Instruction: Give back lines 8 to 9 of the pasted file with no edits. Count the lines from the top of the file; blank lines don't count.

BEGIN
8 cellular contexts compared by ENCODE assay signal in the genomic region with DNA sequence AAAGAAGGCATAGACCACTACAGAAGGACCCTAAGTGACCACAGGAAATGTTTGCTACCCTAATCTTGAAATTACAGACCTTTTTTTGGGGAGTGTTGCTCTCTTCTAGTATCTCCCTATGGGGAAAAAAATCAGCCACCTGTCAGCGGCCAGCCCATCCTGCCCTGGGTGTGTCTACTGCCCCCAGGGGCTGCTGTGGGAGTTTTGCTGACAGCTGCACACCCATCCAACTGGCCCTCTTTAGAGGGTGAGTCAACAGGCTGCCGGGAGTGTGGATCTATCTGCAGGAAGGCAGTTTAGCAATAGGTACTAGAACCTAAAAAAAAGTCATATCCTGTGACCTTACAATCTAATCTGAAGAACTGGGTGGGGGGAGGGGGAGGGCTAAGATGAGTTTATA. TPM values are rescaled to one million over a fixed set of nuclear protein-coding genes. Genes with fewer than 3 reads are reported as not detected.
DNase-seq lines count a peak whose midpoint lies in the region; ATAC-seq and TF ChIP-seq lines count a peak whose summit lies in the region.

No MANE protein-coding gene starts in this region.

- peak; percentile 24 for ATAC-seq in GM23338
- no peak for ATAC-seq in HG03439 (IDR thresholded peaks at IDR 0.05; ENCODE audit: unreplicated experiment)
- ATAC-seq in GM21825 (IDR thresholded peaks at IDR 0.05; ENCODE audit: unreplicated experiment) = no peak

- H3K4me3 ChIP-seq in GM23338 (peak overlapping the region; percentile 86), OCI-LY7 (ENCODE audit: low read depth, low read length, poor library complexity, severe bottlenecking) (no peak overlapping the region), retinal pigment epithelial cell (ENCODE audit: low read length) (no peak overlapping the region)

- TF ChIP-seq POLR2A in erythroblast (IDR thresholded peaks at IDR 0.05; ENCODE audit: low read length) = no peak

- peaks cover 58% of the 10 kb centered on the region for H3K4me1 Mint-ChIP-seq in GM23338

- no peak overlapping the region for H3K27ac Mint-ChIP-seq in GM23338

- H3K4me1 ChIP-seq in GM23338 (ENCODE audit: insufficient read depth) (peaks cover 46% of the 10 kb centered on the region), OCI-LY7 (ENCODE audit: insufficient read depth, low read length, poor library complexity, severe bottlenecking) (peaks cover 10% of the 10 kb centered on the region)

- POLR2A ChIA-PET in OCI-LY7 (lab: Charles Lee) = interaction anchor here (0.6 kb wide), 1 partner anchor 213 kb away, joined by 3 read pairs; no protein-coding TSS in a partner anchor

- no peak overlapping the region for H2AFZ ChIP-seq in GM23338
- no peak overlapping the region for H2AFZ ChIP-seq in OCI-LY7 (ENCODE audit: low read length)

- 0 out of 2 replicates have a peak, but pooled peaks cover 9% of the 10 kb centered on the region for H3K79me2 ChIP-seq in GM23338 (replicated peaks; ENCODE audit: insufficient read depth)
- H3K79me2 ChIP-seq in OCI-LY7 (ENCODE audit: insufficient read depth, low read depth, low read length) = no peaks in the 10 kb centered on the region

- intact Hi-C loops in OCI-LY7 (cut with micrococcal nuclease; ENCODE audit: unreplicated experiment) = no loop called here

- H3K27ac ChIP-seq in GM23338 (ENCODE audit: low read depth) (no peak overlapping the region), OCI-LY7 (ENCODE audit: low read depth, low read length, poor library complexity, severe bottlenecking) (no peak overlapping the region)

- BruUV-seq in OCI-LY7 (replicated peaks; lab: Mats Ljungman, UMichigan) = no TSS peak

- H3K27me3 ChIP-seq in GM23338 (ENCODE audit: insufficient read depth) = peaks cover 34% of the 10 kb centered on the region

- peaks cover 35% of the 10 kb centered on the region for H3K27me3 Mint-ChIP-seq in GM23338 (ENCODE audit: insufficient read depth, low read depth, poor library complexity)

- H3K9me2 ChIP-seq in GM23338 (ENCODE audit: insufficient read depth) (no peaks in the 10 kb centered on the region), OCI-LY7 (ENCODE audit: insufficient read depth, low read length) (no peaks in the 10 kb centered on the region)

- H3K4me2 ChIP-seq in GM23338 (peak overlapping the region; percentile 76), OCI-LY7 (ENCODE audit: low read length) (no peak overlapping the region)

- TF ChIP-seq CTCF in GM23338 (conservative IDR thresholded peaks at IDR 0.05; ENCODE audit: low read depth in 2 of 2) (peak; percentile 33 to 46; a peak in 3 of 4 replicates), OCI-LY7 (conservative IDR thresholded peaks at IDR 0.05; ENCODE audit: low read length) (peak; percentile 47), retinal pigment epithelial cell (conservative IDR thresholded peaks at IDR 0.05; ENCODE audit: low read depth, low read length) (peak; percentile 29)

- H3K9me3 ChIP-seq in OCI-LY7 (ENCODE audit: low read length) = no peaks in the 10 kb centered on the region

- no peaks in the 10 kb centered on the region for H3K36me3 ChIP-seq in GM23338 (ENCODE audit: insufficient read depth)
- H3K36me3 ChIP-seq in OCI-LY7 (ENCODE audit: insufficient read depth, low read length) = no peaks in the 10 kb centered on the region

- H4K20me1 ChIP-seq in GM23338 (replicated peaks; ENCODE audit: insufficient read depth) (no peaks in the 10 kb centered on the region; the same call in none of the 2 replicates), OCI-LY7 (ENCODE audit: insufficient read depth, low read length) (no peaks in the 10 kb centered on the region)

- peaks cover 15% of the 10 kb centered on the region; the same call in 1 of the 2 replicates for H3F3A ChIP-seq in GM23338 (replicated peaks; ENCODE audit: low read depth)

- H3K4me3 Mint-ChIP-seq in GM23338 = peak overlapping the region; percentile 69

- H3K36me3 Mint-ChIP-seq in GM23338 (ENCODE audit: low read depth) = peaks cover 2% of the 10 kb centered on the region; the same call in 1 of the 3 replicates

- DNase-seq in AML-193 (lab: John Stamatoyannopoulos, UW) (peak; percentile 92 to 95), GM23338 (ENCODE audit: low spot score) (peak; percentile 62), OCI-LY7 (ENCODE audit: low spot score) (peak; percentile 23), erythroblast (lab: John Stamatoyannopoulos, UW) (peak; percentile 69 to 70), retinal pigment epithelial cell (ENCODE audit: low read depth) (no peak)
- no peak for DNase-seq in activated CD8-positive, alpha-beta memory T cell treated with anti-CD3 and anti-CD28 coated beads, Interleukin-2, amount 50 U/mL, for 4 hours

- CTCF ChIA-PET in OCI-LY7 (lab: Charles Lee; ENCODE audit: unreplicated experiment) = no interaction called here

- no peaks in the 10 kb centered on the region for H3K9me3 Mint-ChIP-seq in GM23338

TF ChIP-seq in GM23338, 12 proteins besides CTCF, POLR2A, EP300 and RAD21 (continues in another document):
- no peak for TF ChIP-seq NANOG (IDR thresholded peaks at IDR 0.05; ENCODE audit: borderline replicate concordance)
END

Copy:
- TF ChIP-seq POLR2A in erythroblast (IDR thresholded peaks at IDR 0.05; ENCODE audit: low read length) = no peak

- peaks cover 58% of the 10 kb centered on the region for H3K4me1 Mint-ChIP-seq in GM23338